An overseas train operator could end up running the first significant new railway in London for more than a century.
The competition to run Crossrail services and some stations was launched in March by Transport for London (TfL).
The operators of the Paris Metro, MTR of Hong Kong and Deutsche Bahn have said they are interested in running the line. In contrast, domestic operators including First Group, Stagecoach and National Express have not rushed to declare their interest.
The competition comes at a time when the United Kingdom's rail franchising system is under strain after an embarrassing failure over the award of a 10-year franchise to run the prestigious west coast London to Glasgow line.
Sir Richard Branson's rail group Virgin Trains lost the competition for the West Coast contract to First Group last summer but was then reinstated as operator after it was discovered the department of transport got its sums wrong and the first result was set aside.
The fiasco and subsequent inquiries have led to delays in awarding other rail contracts and there are now 10 mainline franchises coming up for tender over four years.
RATP, the French group that runs the Paris Metro, has declared its intent by appointing Elaine Holt, a British rail-industry veteran, as its bid director for Crossrail, attracting her from National Express. Ms Holt previously worked for First Group and was parachuted in by the UK government to run the bankrupt East Coast Main Line when it was renationalised.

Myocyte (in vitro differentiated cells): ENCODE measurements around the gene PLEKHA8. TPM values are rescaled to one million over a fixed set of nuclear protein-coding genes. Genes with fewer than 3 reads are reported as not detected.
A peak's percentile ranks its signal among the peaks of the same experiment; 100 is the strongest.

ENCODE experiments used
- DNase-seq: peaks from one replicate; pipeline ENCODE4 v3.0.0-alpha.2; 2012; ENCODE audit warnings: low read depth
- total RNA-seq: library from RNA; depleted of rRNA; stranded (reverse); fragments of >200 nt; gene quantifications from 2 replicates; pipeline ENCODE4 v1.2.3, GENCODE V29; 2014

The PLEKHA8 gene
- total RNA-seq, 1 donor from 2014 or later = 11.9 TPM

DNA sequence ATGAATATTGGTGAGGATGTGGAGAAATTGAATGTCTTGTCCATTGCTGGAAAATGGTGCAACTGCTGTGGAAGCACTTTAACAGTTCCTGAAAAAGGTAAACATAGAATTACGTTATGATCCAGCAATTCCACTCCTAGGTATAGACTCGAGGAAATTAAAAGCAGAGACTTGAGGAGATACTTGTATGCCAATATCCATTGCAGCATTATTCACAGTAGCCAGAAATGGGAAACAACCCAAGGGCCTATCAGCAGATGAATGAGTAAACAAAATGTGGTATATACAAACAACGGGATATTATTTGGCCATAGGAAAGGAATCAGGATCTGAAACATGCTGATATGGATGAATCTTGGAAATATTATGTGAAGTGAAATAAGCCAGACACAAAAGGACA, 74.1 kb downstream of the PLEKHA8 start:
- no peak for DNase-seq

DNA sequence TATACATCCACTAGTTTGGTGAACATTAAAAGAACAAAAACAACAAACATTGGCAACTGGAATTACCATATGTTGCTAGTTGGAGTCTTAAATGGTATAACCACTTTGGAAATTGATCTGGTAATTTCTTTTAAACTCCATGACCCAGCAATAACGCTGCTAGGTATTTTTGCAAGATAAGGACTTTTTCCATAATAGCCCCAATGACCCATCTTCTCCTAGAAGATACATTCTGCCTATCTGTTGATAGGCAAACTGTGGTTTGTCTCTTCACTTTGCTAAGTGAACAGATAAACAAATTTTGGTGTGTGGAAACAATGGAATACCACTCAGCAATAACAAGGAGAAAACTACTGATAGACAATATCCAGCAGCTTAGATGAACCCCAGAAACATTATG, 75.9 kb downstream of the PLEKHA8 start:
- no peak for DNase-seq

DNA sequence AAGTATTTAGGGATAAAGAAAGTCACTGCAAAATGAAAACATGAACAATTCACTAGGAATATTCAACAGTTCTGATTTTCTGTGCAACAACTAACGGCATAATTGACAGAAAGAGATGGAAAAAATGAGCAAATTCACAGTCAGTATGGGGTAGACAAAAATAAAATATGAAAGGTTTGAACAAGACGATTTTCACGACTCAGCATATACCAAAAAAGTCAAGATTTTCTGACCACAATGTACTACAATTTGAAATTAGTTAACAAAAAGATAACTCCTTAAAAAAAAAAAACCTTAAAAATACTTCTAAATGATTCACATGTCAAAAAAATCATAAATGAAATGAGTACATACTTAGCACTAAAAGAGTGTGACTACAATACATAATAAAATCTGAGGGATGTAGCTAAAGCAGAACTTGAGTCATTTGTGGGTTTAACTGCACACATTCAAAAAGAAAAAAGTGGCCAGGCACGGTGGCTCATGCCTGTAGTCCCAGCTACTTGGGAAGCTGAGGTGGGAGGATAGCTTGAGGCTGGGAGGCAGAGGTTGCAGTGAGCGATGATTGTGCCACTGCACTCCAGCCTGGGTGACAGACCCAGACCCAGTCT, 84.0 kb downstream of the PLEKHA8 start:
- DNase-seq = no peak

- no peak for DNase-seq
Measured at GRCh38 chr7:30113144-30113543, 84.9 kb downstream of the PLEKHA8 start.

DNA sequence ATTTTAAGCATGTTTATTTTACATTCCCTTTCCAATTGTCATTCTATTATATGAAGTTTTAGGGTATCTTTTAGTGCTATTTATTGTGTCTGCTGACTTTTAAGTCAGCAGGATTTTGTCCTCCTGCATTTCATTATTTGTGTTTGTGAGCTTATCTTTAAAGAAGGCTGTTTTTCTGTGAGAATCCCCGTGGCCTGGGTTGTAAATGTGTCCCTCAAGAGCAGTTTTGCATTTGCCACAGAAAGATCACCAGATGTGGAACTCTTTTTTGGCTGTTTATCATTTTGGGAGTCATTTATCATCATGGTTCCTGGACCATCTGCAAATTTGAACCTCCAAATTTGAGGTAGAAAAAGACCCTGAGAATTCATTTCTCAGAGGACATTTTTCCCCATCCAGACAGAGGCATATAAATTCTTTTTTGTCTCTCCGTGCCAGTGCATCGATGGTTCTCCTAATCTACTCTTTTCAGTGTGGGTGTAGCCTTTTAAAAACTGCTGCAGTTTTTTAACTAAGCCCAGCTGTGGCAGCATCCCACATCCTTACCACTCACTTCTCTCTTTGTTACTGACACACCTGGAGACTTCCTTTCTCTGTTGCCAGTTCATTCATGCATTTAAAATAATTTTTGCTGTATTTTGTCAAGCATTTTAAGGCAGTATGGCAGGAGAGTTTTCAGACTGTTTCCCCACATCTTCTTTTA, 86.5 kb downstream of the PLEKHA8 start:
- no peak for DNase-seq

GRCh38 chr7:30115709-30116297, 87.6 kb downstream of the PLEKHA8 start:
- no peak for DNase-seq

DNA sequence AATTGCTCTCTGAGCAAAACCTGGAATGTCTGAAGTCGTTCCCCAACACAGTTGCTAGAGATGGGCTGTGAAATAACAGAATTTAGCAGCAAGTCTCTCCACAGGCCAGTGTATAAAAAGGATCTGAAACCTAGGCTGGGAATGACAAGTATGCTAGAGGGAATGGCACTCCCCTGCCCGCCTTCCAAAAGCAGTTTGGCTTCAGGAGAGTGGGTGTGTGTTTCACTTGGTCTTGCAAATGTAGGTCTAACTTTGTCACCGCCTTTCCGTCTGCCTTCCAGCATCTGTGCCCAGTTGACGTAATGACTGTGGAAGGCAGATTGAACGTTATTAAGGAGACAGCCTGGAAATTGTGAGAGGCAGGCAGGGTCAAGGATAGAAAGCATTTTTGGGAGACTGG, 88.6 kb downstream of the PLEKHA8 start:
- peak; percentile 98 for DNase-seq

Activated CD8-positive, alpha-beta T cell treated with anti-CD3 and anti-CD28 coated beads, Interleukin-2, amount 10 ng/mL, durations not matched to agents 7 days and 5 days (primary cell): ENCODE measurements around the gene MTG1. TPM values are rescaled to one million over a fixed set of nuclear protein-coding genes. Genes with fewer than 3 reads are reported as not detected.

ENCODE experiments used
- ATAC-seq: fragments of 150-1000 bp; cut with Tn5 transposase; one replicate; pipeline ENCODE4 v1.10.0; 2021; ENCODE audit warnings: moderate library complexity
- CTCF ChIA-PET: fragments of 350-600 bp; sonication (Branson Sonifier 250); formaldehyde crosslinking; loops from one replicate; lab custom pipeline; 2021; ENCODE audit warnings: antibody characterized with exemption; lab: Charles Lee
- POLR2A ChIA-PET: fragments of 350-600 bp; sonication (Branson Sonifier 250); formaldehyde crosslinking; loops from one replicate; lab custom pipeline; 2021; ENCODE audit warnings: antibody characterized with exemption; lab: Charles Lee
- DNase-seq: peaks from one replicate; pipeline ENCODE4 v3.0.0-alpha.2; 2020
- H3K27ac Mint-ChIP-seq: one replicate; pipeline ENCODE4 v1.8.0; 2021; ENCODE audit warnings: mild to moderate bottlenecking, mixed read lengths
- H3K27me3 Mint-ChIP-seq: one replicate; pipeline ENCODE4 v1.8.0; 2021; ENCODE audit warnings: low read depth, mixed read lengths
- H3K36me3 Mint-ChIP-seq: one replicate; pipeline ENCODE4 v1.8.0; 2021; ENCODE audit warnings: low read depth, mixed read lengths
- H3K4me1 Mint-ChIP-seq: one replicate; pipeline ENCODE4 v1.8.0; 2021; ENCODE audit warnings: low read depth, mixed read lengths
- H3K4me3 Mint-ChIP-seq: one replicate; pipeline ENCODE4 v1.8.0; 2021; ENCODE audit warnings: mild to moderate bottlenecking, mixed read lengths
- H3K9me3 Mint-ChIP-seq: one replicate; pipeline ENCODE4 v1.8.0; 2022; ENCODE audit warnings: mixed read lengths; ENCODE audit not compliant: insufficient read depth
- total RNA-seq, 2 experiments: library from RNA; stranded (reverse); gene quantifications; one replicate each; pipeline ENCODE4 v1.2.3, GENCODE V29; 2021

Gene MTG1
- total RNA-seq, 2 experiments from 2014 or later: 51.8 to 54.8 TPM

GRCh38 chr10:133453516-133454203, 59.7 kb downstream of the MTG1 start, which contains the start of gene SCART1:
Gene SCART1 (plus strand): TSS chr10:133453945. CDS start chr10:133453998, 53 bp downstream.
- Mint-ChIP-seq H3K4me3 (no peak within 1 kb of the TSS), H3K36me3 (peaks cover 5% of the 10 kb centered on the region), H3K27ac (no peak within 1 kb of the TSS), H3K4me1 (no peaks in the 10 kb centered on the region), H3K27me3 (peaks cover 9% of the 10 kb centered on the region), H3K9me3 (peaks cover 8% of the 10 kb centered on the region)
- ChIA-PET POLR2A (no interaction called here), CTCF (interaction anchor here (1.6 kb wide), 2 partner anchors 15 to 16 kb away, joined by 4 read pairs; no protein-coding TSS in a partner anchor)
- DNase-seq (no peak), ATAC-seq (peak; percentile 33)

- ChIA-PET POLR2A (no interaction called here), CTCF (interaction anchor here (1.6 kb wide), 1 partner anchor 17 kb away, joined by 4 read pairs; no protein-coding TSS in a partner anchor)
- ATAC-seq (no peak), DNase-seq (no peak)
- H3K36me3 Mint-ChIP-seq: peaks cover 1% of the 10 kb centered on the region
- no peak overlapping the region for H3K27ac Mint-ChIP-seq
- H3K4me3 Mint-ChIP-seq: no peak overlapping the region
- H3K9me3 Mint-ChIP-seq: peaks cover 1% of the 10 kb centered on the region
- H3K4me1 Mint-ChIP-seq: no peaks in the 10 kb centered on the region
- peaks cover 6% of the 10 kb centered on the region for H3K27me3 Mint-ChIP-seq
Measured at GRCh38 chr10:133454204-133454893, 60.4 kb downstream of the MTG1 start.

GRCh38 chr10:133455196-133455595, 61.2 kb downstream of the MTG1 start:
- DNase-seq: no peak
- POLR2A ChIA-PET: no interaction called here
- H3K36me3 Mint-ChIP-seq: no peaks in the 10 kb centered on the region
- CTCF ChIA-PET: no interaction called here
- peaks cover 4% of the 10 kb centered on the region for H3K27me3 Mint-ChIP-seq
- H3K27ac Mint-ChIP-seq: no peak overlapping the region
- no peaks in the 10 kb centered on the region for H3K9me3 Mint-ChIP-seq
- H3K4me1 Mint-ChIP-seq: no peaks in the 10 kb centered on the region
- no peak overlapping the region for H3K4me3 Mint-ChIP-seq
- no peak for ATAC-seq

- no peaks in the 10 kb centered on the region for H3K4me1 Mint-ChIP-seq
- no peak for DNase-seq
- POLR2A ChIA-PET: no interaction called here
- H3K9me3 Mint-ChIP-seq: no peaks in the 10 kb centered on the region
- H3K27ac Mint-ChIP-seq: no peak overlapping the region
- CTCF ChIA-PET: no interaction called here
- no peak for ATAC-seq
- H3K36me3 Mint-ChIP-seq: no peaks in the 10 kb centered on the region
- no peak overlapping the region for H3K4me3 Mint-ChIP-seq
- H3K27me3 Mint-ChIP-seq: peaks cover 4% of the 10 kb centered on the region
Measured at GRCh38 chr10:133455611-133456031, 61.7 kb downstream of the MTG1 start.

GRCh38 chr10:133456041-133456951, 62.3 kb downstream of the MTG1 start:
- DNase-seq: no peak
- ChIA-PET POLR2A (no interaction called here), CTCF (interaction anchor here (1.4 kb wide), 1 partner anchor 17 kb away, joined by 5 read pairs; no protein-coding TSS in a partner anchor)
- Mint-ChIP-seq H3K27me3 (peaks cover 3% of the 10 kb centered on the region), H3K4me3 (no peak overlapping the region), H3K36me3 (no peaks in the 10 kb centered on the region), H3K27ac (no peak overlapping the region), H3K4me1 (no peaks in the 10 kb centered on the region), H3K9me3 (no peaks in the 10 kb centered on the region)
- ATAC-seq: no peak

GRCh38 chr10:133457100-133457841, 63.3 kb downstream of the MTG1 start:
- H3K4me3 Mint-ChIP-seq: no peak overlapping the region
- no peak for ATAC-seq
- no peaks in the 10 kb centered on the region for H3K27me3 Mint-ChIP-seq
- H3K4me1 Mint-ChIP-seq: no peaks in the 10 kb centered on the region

MTR is another serious rival. It already co-runs the London overground train network, which is now one of the UK's most reliable railways. Jay Walder, an American who became the chief executive of MTR last year, knows Crossrail well as he worked with London's previous mayor, Ken Livingstone, and was a finance and planning chief at TfL.
"We believe our experience of establishing and operating world-class metros in major cities throughout the world means we have the type of expertise a Crossrail operator would need," MTR says.
MTR confirmed it would be bidding solo for Crossrail and not with Arriva - its partner on London overground services. Arriva, which is now owned by Deutsche Bahn, has confirmed it will also bid.
TfL says it wants an operator in place from May 2015 to run the trains as well as many of the stations along the route, which initially will open then on the existing line between Liverpool Street and Shenfield in Essex.
Services on new lines through Canary Wharf, the City and the West End are due to open in late 2018, with Crossrail fully in business out to Heathrow and Maidenhead in Berkshire by 2019.